Antipater the Idumaean

From Academic Kids

Antipater the Idumaean, also known as Antipas, as was his father and his grandson Herod Antipas, was the founder of the Herodean dynasty and father of Herod the Great. He was a half-Arab, Hellenized client of Pompey and his circle. Antipater came from Idumaea, the then-current name for the land of Edom of the Hebrew Bible, which lay southeast of Palestine between the Dead Sea and the Gulf of Aqaba.

Antipater was married to Cypros, a Nabataean noblewoman. His genealogy was more a matter of public relations than confirmed history: although some list Antipater as descending from the Jewish remnant that returned from the Babylonian Captivity, it is more likely he was an Edomite. Idumeans had been forcibly converted to Judaism, so both Antipater and Herod were of the Jewish faith, but the non-Jewish and Arab ancestry, their Hellenized culture and collusion with the kittim, the Roman invaders, were among many reasons why the observant and nationalist Jews of Palestine resented the Herodians.

Antipater laid the foundation for Herod's ascension to the throne of Judea partly through his activities in the court of the Hasmoneans, the heirs of the Maccabees, who were the hereditary leaders of the Jews, and partly by currying favor with the Romans, who made him the first Roman procurator of Judea. Antipater and Cypros had four sons: Phasael, Herod, Joseph, and Pheroras. They also had a daughter, Salome, one of several Salomes among the Herodians.

Antipater was a wealthy man, and was quite favored by his fellow Idumeans. Josephus, from whom are derived the details of Judean politics at this period, described him as active and seditious in his nature. Antipater insinuated himself into the party of Hyrcanus in his contest for power with his brother Aristobulus; both were Hasmonean princes. Their father, Alexander, had made Antipater general of all of Judea, for he had a rapport with the Arabians. Hyrcanus succeeded his mother as ruler, but bowed out in favor of his younger brother, Aristobulus. But Antipater continued to support Hyrcanus, and he advised Hyrcanus to put himself under the protection of the Arabian King Aretas III in Petra. Together they would attack Aristobulus in Jerusalem. Pompey put down the trouble, and made Hyrcanus the ethnarch of Judea. Antipater remained in charge of affairs of the state.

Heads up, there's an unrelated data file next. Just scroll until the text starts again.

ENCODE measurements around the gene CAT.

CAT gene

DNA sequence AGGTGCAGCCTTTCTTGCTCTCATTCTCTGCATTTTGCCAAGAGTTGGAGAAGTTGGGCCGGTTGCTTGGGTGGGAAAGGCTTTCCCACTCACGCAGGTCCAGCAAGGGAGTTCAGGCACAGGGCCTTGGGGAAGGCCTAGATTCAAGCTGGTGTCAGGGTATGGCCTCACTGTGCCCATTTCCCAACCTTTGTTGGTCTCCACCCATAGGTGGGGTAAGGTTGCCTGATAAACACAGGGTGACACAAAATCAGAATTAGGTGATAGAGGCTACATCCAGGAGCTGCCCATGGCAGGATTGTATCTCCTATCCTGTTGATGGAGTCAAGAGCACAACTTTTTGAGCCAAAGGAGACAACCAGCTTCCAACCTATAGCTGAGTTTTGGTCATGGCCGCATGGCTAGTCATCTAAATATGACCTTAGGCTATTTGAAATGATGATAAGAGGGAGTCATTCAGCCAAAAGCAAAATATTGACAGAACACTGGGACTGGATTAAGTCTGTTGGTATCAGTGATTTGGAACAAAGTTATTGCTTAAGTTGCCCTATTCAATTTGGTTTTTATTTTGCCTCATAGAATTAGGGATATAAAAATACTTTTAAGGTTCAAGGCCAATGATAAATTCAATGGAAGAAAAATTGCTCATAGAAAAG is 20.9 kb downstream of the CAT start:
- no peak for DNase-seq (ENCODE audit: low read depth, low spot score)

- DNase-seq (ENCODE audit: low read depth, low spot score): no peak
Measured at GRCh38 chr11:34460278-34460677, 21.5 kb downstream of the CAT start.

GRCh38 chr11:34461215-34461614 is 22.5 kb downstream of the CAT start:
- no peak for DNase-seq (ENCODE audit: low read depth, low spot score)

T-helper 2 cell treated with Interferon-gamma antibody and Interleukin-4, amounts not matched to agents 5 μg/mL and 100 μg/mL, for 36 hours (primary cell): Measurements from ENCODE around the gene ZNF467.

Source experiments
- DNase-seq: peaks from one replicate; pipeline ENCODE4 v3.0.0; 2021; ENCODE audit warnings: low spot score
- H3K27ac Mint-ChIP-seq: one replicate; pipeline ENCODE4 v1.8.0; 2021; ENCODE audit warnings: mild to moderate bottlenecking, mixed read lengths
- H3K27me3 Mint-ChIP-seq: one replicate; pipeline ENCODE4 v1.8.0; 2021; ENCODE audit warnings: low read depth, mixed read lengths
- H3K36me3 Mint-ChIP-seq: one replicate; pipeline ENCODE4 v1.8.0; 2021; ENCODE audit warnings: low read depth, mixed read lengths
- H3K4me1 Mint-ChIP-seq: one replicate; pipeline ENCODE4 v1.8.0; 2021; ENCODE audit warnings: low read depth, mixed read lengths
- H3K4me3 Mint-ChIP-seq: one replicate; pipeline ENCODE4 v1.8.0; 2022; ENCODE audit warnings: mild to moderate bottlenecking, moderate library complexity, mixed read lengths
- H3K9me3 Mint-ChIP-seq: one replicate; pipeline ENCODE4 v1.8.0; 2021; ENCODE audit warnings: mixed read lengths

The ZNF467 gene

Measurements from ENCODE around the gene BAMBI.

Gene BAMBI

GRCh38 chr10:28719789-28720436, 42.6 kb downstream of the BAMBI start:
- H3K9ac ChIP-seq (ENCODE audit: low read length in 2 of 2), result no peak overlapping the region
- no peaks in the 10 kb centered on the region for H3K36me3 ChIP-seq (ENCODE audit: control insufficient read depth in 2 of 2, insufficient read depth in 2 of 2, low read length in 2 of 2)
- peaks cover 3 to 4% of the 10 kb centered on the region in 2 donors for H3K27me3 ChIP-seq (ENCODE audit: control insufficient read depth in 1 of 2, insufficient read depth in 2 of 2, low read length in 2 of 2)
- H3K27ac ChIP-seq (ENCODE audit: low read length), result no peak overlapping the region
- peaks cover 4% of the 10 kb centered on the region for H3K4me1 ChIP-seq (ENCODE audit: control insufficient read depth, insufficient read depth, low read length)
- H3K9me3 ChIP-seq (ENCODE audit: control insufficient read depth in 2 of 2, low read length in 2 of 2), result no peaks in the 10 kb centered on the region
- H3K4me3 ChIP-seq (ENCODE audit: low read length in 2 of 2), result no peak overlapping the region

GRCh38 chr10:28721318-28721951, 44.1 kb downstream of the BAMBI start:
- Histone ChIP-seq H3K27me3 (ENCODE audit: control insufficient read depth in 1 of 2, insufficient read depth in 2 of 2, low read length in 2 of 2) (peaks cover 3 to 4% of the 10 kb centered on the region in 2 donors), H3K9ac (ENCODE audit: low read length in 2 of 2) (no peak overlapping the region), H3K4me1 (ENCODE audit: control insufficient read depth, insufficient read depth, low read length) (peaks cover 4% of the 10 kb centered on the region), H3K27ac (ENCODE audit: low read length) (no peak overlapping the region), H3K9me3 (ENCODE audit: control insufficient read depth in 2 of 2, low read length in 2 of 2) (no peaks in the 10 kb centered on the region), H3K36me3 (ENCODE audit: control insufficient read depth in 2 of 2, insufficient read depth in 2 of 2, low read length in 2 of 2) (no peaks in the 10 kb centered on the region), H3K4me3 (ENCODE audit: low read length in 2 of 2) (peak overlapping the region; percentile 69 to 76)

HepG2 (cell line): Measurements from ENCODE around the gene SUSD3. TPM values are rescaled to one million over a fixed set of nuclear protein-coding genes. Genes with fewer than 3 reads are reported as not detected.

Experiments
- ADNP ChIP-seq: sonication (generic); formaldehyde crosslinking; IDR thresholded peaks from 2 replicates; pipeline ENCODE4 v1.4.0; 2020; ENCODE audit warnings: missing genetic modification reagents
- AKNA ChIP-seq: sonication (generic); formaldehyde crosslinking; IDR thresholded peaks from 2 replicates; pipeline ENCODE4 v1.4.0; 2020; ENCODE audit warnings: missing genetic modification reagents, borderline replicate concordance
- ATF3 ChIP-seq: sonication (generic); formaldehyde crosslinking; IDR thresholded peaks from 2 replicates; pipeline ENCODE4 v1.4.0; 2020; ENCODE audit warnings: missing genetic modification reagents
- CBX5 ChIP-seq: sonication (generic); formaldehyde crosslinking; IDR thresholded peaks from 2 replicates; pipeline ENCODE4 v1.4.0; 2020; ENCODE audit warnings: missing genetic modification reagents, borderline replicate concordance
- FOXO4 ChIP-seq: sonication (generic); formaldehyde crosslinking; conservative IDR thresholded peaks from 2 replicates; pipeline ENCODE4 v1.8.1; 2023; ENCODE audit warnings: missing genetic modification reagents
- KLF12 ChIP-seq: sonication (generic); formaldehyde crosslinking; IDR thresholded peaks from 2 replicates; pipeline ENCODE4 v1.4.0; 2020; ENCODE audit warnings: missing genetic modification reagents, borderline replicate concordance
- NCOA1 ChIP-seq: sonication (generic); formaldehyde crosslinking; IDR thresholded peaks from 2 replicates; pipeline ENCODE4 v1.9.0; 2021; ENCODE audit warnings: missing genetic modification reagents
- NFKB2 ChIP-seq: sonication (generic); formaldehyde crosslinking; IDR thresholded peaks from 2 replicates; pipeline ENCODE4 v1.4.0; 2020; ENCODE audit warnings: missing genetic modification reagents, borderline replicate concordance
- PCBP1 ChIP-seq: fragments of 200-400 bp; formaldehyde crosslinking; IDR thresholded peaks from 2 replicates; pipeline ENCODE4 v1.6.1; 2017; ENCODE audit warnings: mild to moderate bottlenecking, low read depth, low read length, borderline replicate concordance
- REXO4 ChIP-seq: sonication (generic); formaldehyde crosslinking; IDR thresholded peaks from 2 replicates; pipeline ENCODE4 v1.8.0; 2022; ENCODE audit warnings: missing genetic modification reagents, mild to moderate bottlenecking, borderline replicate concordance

Palestine in the Roman province of Syria (of which Judea was a part) was split and Idumaea was eventually given to Antipater to govern. These divisions would later be seats of power for the Herodean descendants of Antipater. When Caesar defeated Pompey, Antipater aided Caesar in Alexandria, and was made chief minister of Judea, with the right to collect taxes. Antipater eventually made his son, Phasael, governor of Jerusalem, and Herod became governor of Galilee. After the assassination of Caesar, Antipater was forced to side with Cassius against Marc Antony. The pro-Roman politics of Antipater led to his increasing unpopularity among the devout, non-Hellenized Jews, and he was poisoned.

The diplomacy and artful politics of Antipater, as well as his insinuation into the Hasmonean court, paved the way for the rise of his son Herod the Great, who used this position to marry the Hasmonean princess Mariamne, endear himself to Rome, and usurp the Judean throne, to become king of Judea under Roman influence.

Note: The number of Antipaters, Antipases, Herods, Philips, Marys, Josephs, Salomes, etc., at this time in history, makes differentiating among them quite a challenge.


  • Josephus, Flavius. William Whistom, translator. (2003) The Works of Josephus: Complete and Unabridged, Updated Edition(17th printing). The Antiquities of the Jews.The Wars of the Jews. Peabody, MA: Hendrickson Publishers. ISBN 1-56563-167-6
  • Eisenman, Robert, 1997. James, the Brother of Jesus. Political background of Judea.he: אנטיפטרוס האדומי

de:Antipatros (Galila)


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